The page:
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May still be time to gift in 2012, but gift planning should be done carefully

On Behalf of | Nov 28, 2012 | Inheritance And Estate Tax |

Our regular readers know that we’ve spoken frequently about the upcoming changes in tax law that will impact estate planning in the coming year. The gist: tax bills on large gifts are set to increase substantially in 2013, which means now is an ideal time to do gifting. Of course, with the year almost at its end, the biggest challenge now is getting it done in time.

In 2012, taxpayers had the ability to gift up to $5.12 million free of taxes. In 2013, the gift tax exemption will fall to $1 million. In addition, tax rates on gifts above the exemption level will increase as high as 55 percent from the current rate of 35 percent.

Of course, Congress may still take action to alter the default change, but many estate planning experts say the current situation is worth taking advantage of in any case. What may not be so ideal is that estate planners across the country are swamped with clients seeking to make last minute gifts. And, in any case, it is probably too late to set up complex gifting plans such as multi-generational legacies funded by illiquid assets.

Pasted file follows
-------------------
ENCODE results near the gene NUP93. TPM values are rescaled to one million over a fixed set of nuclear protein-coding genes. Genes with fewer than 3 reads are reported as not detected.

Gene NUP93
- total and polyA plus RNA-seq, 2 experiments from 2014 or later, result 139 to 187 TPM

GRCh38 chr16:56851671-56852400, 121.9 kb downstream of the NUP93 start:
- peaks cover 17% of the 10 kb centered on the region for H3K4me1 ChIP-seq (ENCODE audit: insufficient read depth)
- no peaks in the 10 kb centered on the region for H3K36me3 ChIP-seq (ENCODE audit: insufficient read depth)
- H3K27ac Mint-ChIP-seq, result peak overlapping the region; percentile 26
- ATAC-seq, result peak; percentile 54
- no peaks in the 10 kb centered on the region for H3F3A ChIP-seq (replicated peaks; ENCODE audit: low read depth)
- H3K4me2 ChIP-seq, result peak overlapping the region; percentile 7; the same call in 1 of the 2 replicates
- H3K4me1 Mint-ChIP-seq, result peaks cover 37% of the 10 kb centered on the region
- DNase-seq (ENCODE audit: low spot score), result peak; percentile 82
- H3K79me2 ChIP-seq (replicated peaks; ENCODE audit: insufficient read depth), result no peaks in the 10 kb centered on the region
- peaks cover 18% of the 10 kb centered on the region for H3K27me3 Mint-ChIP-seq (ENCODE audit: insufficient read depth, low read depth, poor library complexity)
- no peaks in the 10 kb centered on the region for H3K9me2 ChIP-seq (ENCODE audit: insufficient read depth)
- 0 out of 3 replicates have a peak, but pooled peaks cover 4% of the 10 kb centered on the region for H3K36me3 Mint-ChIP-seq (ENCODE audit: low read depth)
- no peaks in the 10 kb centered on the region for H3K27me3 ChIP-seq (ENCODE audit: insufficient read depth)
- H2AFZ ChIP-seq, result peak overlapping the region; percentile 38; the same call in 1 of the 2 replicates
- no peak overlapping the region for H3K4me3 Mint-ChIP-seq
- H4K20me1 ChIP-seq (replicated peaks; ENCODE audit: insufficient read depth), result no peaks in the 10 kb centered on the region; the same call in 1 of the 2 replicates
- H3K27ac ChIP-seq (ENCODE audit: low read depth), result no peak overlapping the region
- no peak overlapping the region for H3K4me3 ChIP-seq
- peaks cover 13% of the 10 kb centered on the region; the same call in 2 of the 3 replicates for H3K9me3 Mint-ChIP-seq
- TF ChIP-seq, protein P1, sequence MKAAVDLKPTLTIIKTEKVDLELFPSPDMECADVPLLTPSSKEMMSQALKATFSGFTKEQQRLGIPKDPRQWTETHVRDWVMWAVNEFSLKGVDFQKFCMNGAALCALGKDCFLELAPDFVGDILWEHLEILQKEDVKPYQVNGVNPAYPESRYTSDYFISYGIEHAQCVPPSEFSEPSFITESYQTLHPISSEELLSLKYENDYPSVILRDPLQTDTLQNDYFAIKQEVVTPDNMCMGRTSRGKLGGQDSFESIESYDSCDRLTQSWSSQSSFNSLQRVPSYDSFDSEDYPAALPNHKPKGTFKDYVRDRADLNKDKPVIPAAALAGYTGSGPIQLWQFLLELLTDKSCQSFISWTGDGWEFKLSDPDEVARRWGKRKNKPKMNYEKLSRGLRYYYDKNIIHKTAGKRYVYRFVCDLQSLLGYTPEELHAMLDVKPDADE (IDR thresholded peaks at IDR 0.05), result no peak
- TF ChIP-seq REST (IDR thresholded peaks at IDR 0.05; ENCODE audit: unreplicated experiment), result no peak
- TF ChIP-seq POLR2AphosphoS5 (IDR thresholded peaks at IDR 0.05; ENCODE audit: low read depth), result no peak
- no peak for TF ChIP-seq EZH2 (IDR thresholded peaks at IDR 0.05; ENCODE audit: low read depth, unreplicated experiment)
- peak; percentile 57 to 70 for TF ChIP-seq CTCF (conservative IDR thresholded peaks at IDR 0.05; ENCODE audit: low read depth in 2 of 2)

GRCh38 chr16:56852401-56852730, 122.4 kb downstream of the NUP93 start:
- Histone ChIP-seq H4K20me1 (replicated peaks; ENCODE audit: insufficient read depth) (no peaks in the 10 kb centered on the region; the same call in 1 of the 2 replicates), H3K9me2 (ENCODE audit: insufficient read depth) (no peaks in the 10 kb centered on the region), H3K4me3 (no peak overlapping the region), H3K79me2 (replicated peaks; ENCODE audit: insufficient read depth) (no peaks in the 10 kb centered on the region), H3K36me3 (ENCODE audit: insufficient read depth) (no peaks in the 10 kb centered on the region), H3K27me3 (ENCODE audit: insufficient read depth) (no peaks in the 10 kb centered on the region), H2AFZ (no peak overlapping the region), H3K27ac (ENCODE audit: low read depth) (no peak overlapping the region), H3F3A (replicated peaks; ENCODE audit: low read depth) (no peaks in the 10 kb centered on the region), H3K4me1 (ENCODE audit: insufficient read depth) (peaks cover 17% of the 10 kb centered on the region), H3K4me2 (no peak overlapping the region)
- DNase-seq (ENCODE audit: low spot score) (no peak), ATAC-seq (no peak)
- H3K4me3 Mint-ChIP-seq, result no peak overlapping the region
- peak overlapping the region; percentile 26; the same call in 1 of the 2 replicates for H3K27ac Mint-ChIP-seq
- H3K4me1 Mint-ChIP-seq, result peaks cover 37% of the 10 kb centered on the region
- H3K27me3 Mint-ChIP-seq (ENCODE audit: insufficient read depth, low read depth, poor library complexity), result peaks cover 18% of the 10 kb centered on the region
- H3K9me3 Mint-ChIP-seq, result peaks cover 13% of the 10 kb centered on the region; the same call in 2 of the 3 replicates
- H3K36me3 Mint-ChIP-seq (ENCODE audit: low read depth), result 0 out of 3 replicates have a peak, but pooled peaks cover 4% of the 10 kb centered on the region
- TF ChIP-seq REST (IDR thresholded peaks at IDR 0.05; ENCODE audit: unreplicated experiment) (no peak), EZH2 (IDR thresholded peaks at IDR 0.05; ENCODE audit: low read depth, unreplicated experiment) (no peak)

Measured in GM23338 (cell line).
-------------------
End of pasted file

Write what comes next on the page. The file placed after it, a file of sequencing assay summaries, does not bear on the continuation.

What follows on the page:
That said, some trusts are relatively quick and easy to set up, and may still be an options for last minute planners. There are basic irrevocable trusts, defective grantor trusts, spousal access trusts, and charitable trusts. Each of these has its special uses and considerations. Each is irrevocable, so advisers should be careful that clients don’t rush to make gifts they cannot truly afford. In addition, there is the danger that individuals will set up a strategy that could leave the gift unprotected from creditors or subject to an IRS audit down the road.

Whatever gift plan one sets up, it is important that they will help achieve one’s personal goals. There is no sense in setting up an excellent gifting plan that doesn’t serve one’s vision, overall financial situation, and family.

Source: Reuters, “Your Practice: Gift tax options for procrastinators,” Jennifer Hoyt, November 20, 2012